“However, girls run the risks of other mental health problems in adolescence if they’re not diagnosed. They need a well-supported environment as they become more self-aware and conscious of their differences,” Dr Winstanley said.
Dr Marshall is keen to highlight the many under explored ways in which girls with ASD are affected by their undiagnosed condition.
A University of Cambridge study from 2013 revealed that girls presenting with eating disorders such as anorexia score more highly for autistic traits. ASD people of both genders are notoriously picky eaters. As a side-effect of their sensory processing difficulties, undiagnosed girls with ASD may be finding it physically difficult to identify the sensation of hunger or may have an aversion to the textures and tastes of their food.
“It should be standard to screen for ASD when a girl presents with an eating disorder,” Dr Marshall says.
Adult women with ASD may battle with additional mental health problems, often caused by stress and anxiety due to their ASD. Many higher-functioning ASD sufferers will be able to have a career and maintain a superficially “normal” life, yet aspects of life such as mothering may be very difficult. Sensory sensitivities can make the mess and chaos of babies and small children difficult to deal with for a mother with ASD, Dr Marshall says.
Dr Marshall discusses disclosure as a separate issue to diagnosis: “It’s one thing discovering yourself that you have ASD, but revealing your diagnosis to others can be a minefield and have consequences for employability, relationships and family life.”
Anna Catherine’s daughter Anna, now 22, was diagnosed with autism at five and is in the middle of the spectrum. Anna attended a special school, and lives at home because she can’t live independently.
“Ireland was a very different place 17 years ago,” Catherine said. “There was no common knowledge about autism.” At 2 ½, Anna made little attempt to communicate and wasn’t speaking in sentences. Catherine realised that her daughter would need help, but, in the pre-internet era, information was scarce and Catherine had difficulty persuading medical professionals that there was something wrong.
“My GP said, ‘No, no, she’s fine, I see her every day skipping up the road with you, she’s grand’. Anna didn’t look like what he considered an autistic person to be. It was very isolating and I felt very helpless,” Catherine said.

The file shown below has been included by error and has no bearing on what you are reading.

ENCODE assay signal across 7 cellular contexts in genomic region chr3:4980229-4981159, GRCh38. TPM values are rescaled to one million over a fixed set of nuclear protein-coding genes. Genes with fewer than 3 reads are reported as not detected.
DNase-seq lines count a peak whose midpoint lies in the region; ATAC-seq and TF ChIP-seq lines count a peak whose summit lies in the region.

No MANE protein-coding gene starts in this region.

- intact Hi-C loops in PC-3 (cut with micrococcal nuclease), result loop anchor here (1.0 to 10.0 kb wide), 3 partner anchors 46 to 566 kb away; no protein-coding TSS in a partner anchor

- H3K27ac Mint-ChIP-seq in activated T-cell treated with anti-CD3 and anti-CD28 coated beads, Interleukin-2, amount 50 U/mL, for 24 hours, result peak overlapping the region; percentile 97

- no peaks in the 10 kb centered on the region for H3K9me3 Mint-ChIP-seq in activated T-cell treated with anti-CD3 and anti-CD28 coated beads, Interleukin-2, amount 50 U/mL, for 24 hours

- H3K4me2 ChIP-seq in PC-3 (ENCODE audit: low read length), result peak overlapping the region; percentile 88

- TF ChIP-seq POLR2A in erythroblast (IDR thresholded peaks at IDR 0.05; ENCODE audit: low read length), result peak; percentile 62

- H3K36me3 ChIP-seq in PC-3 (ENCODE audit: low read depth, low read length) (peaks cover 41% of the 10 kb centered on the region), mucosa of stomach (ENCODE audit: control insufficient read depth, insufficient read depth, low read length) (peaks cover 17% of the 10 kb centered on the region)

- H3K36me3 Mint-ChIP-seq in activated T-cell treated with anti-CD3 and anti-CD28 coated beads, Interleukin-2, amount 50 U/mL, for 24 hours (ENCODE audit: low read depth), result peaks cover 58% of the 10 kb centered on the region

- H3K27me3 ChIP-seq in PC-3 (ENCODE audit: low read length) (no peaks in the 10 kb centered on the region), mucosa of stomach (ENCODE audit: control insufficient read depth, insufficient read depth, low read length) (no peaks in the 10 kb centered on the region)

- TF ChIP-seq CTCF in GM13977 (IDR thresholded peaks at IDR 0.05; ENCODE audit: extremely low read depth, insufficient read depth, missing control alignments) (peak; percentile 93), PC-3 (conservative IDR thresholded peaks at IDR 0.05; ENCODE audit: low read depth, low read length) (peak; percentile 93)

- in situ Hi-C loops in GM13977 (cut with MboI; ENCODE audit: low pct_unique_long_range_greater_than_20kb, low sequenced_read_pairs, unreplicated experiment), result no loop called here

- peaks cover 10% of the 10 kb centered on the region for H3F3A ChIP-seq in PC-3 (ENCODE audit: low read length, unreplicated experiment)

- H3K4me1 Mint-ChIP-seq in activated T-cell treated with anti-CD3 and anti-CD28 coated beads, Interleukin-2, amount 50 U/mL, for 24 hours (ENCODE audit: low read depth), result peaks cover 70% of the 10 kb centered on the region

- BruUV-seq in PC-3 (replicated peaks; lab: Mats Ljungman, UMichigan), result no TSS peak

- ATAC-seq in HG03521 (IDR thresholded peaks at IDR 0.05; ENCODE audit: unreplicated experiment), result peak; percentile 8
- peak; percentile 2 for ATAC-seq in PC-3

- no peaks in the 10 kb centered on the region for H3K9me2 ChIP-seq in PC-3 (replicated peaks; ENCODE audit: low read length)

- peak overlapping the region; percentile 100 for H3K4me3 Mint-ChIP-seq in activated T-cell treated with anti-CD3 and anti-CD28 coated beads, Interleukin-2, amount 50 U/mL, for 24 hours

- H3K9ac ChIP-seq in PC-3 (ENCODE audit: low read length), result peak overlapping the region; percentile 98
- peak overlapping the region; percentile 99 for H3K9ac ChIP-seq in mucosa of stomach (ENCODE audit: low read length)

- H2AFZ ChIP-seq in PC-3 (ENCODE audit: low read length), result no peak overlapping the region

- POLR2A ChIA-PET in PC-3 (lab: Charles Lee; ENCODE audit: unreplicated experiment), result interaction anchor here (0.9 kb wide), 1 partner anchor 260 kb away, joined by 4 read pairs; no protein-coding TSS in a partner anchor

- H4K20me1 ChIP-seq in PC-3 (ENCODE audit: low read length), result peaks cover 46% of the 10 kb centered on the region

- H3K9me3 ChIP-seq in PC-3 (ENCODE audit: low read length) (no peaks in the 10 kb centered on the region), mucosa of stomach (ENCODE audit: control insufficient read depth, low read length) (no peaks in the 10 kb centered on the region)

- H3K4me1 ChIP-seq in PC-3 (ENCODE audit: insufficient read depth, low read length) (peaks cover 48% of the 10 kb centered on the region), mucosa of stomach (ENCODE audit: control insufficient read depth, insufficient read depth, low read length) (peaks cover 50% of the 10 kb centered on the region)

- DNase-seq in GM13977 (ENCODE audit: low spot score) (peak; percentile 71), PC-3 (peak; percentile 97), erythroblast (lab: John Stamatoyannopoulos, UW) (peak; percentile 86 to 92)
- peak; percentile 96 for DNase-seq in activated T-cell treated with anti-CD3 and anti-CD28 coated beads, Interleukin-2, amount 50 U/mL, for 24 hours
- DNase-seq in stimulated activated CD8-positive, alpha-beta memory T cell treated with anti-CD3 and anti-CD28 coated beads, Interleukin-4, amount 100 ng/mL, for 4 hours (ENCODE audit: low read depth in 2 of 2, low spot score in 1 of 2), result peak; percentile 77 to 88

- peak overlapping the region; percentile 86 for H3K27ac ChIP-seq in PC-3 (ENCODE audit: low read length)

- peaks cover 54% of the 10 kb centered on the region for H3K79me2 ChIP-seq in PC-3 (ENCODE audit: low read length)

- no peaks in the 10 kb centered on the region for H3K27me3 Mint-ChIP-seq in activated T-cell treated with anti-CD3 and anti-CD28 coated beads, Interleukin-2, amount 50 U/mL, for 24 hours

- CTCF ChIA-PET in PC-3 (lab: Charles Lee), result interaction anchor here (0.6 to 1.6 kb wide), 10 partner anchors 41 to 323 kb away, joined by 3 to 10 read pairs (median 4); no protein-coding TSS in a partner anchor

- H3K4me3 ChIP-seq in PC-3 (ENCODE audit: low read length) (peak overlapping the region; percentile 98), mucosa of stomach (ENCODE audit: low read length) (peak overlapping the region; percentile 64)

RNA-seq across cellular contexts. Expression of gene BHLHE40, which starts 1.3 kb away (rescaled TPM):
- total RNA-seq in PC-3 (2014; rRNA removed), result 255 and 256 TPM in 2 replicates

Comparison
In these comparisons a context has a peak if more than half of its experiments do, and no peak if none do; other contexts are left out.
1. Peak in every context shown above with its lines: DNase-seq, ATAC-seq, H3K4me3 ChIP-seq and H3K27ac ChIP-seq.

Puberty can be a minefield for girls with ASD, for whom uncertainty is a big source of anxiety. In Anna’s case, her tendency to take things literally took a comic turn when Catherine showed her an animation showing changes to a girl’s body.
“The video showed a girl going from flat-chested to fully bosomed in about 15 seconds. Anna screamed and ran away,” Catherine said.
“I realised she thought it was going to happen as fast as it did in the video. I went back over it and explained that it would happen very slowly. She looked terrified at these animated bosoms that just shot out!”
Apart from this hiccup, Catherine’s careful preparations meant that Anna dealt with her physical changes well. Fortunately, unlike many ASD girls, who often display less interest in their physical appearance and hygiene, Anna is fastidious.
Linda has a seven-year-old boy and a 10-year-old girl and both are in the process of being diagnosed with ASD. To her, the differences in how the condition presents for boys and girls are clear.
“With Tom it’s more physical,” she said. He makes unusual demands for physical pressure, such as asking to be sat on or squeezed — a common trait —and, upsettingly, is prone to bouts of self-harm. He has major “meltdowns” in response to lack of rules.
Linda’s daughter Katie is highly intelligent and keenly aware of her difficulties fitting in in school. “She asks, ‘Why am I so different?’” Linda said.
Although Katie was reading at three, she is clumsy and aged 10 can only recently tie her own shoelaces and has difficulty using buttons, zips and hair ties.
As friends around her develop an interest in boys, their appearance and social outings, Katie’s interest in fantasy worlds sets her apart.
“She has low self-esteem and constantly laments her self-perceived faults,” Linda said. She is hoping that a diagnosis will help Katie to understand why she’s different.